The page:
Berrios is now 4-2 in his career against the Indians in eight starts with a 4.00 ERA. He has one win against the Indians in each of his first four big league seasons.
The left-hander Rogers handled the final four outs of the game for his third career save. He has now thrown 27 consecutive scoreless innings, obviously dating back to last season. Combined with Rogers’ three strikeouts, Twins pitching retired 13 of the 27 Indians outs via strikeout.
GET THE FIRST ONE OUT OF THE WAY
The Twins earned manager Rocco Baldelli a win in his first game as the manager in Minnesota. He replaced Hall of Famer Paul Molitor after the 2018 season, but came in with no prior managerial experience.
Baldelli spent all but one season of his professional playing career in Tampa Bay, but his tenure on the field came to a premature end at the age of 29 due to a muscular disorder. The former first round pick by the club in 2000 stayed home with the Rays organization, working as a special assistant to baseball operations and as a roving minor league instructor. He was promoted to the position of Rays’ first base coach in 2014 and moved into their field coordinator role following the 2017 season.
KLUBER CARRIES NO-NO MIDWAY THROUGH
Kluber was on cruise control for much of the first six innings before things turned for the worse in the seventh. He struck out batters in each of the first two innings and got three outs in the air in the third. He added his third strikeout of the day in the fourth and was sitting at a comfortable 41 pitches through four perfect innings. He issued a rare walk to Gonzalez, missing on four straight after a first pitch strike, to end his perfect game with two outs in the fifth after 14 straight retired to open the season. He got Schoop to fly out to strand the first runner for the Twins on the year.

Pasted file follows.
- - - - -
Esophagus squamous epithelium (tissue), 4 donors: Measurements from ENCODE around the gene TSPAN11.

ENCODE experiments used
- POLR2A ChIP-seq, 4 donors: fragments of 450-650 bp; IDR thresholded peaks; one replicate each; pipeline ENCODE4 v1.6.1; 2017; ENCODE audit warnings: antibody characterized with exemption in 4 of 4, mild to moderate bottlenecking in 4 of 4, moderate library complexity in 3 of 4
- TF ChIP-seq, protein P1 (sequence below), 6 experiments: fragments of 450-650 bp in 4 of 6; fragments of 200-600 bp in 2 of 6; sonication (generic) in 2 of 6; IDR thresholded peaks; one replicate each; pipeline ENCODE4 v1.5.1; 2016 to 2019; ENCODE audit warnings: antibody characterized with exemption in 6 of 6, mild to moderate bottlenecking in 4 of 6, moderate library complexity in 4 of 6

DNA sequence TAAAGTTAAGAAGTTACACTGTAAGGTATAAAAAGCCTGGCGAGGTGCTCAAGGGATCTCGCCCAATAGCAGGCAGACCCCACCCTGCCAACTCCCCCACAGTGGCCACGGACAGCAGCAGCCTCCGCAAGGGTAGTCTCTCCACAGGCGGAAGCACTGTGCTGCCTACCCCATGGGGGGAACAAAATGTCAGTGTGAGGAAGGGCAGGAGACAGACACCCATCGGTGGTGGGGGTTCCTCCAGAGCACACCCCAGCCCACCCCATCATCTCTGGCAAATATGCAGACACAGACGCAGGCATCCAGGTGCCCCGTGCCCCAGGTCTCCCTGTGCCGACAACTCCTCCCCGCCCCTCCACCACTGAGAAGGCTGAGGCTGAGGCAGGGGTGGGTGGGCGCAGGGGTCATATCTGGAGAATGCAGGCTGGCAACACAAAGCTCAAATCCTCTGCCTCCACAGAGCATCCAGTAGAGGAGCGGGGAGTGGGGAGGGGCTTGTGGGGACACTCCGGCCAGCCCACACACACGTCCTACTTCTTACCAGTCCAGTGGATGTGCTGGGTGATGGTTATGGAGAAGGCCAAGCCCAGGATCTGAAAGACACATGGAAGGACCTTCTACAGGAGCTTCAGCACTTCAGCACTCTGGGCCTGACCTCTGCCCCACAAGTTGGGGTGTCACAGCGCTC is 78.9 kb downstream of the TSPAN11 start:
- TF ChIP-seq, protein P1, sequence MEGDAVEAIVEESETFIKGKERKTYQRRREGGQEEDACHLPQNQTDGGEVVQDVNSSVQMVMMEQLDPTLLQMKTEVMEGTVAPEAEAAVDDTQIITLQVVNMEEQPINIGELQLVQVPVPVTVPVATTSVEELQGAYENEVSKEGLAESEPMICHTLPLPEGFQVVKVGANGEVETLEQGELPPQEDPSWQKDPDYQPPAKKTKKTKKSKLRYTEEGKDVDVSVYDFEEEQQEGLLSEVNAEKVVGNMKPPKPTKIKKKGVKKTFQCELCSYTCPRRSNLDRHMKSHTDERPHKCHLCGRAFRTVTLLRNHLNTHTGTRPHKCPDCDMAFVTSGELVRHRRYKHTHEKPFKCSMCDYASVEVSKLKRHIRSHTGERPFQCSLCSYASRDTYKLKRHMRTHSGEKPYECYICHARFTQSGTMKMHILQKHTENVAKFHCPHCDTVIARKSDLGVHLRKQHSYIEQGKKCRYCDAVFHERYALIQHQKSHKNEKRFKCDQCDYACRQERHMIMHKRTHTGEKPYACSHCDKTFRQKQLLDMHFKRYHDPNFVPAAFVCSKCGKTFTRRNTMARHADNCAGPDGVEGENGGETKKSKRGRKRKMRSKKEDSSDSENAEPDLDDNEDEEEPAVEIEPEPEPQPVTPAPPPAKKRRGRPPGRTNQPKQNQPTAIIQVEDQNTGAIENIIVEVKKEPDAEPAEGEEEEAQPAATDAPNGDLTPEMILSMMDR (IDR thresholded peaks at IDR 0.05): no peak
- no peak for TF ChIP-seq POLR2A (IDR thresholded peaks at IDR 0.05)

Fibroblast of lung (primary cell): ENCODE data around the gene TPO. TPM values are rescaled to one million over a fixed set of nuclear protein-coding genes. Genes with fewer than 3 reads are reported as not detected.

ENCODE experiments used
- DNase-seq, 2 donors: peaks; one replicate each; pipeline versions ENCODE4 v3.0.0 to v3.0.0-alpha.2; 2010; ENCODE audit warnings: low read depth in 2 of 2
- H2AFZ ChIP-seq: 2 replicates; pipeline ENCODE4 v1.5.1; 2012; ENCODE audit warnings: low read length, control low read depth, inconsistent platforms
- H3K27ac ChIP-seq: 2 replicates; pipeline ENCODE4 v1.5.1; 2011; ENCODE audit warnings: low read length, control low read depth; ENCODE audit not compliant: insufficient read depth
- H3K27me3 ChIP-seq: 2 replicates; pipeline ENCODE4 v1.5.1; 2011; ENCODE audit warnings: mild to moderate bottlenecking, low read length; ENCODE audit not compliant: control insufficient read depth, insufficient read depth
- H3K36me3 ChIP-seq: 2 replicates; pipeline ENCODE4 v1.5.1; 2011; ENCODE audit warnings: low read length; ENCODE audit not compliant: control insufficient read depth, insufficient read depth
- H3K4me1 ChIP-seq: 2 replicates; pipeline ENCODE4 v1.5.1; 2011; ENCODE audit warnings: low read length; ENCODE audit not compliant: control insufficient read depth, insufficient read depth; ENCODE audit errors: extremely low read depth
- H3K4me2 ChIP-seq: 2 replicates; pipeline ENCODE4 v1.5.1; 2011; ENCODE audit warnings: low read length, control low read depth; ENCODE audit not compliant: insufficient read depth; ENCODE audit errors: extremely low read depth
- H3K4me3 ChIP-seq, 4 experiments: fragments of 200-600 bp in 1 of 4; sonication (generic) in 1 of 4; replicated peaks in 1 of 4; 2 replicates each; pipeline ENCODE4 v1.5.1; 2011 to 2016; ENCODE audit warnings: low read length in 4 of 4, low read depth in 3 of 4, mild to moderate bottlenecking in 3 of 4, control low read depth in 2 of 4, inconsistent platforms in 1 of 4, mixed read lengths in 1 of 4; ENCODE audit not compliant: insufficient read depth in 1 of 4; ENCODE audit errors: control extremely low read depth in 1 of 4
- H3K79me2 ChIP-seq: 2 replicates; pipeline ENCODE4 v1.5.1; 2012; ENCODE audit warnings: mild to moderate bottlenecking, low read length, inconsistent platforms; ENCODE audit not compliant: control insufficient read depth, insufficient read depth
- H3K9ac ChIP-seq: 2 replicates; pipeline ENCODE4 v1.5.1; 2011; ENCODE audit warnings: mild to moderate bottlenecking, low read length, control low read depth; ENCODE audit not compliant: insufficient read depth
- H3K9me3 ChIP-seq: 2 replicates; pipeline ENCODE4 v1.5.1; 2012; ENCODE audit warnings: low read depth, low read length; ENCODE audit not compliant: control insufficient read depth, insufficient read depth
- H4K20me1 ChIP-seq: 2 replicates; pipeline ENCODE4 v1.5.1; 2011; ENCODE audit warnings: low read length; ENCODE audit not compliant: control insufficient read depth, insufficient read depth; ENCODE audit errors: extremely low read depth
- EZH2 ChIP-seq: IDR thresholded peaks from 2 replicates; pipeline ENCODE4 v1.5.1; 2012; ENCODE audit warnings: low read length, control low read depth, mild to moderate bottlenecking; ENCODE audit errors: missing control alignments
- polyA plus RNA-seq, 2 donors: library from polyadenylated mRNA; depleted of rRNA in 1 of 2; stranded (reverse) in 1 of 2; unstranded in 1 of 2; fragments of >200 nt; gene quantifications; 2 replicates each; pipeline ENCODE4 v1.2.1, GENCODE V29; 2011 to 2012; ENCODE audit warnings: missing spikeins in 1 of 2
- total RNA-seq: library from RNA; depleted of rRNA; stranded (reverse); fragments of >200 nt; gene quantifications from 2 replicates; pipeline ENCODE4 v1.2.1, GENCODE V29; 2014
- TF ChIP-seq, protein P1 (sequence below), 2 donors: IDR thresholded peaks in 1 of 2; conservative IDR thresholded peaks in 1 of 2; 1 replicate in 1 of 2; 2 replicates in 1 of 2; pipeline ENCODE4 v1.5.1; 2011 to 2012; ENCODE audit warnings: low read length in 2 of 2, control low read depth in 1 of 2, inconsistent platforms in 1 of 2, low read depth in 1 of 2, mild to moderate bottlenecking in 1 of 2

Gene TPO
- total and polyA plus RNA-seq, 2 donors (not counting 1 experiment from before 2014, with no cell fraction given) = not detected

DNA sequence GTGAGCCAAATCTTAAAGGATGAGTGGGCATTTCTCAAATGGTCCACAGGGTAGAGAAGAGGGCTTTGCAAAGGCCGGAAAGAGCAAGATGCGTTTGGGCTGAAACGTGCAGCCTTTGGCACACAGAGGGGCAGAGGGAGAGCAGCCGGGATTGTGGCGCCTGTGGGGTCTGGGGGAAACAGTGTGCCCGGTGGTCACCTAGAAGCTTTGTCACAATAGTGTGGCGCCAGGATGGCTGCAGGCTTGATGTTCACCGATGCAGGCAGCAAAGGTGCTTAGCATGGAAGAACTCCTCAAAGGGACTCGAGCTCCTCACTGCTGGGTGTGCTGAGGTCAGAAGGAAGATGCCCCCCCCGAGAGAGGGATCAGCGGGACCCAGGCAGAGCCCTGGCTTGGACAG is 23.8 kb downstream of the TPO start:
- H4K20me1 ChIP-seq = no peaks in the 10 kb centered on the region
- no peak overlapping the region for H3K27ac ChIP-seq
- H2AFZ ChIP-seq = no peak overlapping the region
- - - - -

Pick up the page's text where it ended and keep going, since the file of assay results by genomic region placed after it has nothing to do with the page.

Buxton’s double in the sixth ended any thought of Kluber challenging Bob Feller’s Opening Day no-no back in 1940, but the Tribe’s ace got out of the threat unscathed. The Twins were once again aggressive in their approach against Kluber, attacking early in the count with the high likelihood of first pitch strikes, but the plan backfired until later in the afternoon.
“He was so efficient. I think after three innings he had 22 pitches,” said Tribe manager Terry Francona. “Obviously, they’re trying to make early contact, but he was taking the sting out of their bats which is what you want him to do. We just got to the seventh and they strung a couple together. The last guy you want hitting off of Kluber is Marwin [Gonzalez] because he has had so much success and he rifled that one to the gap and that’s all there was.”